BIBA AND BEYOND: BARBARA HULANICKI
Exhibition continues at Brighton Museum until 14 April 2013
With its cutting-edge yet affordable fashion, Barbara Hulanicki’s iconic Biba store and label transformed the High Street shopping experience in the 1960s / 70s. Young working women shopped alongside models and celebrities, including Sonny and Cher, Yoko Ono, Mick Jagger, Princess Anne, Mia Farrow, Twiggy and Brigitte Bardot. Art Nouveau, Art Deco, Victoriana and Hollywood glamour were all combined to create striking, romantic and sensual designs. Following an early success with her fashion designs for mail order, Barbara Hulanicki and her husband Fitz created and established the Biba brand.
From Biba’s Postal Boutique to the shops on Abingdon Road, Church Street and Kensington High Street, to the final, glamorous, six storey Big Biba in the former Derry & Toms Art Deco department store, Biba’s phenomenal success changed the face of UK fashion. What linked all the Biba stores was Hulanicki’s skill in creating environments that complemented the appeal of her clothing. The atmosphere was unique, with loud music, stylish staff, dimly lit period interiors and chaotic changing rooms.
This exhibition celebrates the Biba lifestyle, with many Biba outfits, and also Barbara Hulanicki’s other successful careers in fashion illustration and design, interior design, architecture and fashion which are flourishing today. Hulanicki drew the Audrey Hepburn illustration, on display, when at Brighton Art College. Hollywood has always been a huge influence on Hulanicki and Hepburn was the quintessential Biba girl: long neck, big eyes and small upturned nose.
A Jumpsuit, c1965, worn by Jill Richter at her wedding, and photographed for the front cover of the London Evening Standard, is in the exhibition. Jill Richter was part of the avant-garde scene of the 1960s, hiring the Royal Albert Hall for poetry readings by poets such as Alan Ginsberg. She and her husband lived with John Lennon and Yoko Ono in the late 1960s.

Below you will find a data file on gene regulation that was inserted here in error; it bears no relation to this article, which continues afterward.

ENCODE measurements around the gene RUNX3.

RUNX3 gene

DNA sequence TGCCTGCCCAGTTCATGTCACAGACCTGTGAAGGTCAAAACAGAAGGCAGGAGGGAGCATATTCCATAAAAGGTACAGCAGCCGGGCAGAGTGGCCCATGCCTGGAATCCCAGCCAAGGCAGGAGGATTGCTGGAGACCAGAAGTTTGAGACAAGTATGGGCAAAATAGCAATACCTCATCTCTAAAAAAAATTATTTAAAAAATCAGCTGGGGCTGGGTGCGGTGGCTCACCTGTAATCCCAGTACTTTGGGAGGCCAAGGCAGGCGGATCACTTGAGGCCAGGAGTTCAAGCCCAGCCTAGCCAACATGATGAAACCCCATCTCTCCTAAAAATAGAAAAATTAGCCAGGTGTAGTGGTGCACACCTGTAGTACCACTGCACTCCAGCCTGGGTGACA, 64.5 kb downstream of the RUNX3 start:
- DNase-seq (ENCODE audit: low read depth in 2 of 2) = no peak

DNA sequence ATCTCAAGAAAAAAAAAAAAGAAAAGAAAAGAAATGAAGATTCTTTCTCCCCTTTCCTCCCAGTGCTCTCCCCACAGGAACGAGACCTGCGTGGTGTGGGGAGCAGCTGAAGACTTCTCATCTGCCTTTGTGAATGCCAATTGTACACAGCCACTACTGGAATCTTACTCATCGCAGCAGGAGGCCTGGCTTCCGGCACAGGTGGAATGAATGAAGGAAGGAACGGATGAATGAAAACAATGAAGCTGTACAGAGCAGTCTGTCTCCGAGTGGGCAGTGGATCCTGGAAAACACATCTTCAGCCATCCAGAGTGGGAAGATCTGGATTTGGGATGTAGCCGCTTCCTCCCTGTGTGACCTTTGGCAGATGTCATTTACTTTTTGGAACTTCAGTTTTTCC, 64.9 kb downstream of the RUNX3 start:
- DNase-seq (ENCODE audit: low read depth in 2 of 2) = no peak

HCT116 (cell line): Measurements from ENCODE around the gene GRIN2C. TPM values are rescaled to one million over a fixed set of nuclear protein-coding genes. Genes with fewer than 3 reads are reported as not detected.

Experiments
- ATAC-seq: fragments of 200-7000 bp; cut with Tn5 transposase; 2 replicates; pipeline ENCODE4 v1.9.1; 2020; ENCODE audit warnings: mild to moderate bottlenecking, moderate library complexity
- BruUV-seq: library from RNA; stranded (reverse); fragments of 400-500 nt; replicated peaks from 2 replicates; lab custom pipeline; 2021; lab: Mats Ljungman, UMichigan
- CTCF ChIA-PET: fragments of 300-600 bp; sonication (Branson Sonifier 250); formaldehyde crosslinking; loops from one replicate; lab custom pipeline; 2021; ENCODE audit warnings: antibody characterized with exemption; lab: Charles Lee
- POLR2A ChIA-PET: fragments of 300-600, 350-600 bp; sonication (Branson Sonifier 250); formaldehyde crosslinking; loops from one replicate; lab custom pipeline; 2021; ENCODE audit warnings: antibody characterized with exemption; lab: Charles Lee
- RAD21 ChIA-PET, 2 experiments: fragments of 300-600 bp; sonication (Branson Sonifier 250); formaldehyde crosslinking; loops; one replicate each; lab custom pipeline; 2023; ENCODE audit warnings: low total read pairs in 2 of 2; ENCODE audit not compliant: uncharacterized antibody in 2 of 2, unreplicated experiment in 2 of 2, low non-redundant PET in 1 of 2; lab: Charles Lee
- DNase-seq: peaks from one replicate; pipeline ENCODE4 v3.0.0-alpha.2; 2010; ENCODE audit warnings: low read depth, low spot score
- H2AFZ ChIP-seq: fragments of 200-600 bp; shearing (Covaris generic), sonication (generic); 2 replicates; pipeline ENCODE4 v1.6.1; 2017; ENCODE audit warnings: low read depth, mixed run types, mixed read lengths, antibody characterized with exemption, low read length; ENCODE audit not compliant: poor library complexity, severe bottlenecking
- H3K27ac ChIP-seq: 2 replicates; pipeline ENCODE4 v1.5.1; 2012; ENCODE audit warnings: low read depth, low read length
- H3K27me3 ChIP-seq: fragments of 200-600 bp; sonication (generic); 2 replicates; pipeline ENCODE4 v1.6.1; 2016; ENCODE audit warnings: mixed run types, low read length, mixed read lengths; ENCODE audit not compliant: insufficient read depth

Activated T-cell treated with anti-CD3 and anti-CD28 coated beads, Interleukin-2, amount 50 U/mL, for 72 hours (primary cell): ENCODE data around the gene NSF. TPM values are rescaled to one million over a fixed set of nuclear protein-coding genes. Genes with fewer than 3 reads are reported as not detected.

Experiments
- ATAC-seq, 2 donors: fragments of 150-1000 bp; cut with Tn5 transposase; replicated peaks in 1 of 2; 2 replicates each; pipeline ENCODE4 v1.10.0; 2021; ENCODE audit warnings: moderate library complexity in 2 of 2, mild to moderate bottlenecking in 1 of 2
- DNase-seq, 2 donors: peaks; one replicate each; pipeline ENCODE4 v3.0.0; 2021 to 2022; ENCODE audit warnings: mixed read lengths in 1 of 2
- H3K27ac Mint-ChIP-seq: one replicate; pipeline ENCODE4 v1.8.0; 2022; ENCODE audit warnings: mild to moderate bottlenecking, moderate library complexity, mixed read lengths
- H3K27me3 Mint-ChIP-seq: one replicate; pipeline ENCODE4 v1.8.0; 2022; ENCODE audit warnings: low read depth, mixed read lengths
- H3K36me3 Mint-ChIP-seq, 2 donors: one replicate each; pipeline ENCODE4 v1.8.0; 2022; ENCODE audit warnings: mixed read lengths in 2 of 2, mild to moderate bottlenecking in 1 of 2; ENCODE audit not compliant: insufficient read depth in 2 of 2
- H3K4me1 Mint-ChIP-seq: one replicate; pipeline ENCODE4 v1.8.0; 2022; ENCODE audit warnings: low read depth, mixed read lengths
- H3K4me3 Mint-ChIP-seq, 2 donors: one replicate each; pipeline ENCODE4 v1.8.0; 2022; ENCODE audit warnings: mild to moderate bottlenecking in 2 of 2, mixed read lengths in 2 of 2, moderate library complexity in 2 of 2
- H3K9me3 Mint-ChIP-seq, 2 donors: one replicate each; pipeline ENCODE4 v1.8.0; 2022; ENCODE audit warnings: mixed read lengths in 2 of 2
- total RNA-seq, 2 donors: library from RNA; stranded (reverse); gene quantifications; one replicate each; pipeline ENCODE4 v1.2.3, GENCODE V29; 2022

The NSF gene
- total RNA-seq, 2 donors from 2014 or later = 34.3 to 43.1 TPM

The revolutionary 1960s Biba make-up, which took the Biba lifestyle nationwide, is also here: foundations in greens and yellows, lipsticks in blue and black, blusher in navy. Hulanicki’s well-known banana design, used throughout her career and in different ways, is on show in a dress of 1968.
One of the most beautiful exhibits is a floor-length lace dress of 1969, with a high, Edwardian style neck, and ‘handkerchief’ sleeves inspired by 1930s fashion. It was featured on the cover and inside pages of The Sunday Telegraph colour supplement.
When Hulanicki went to live in Miami Beach in the 1980s, it was a run-down backwater. She was instrumental in turning it into a cosmopolitan city, by transforming many of the dilapidated Art Deco hotels on the beach front. The exhibition includes images of her interiors, including the bar she designed on South Beach for Ronnie Wood of the Rolling Stones, which marked the beginning of her new career as an interior designer.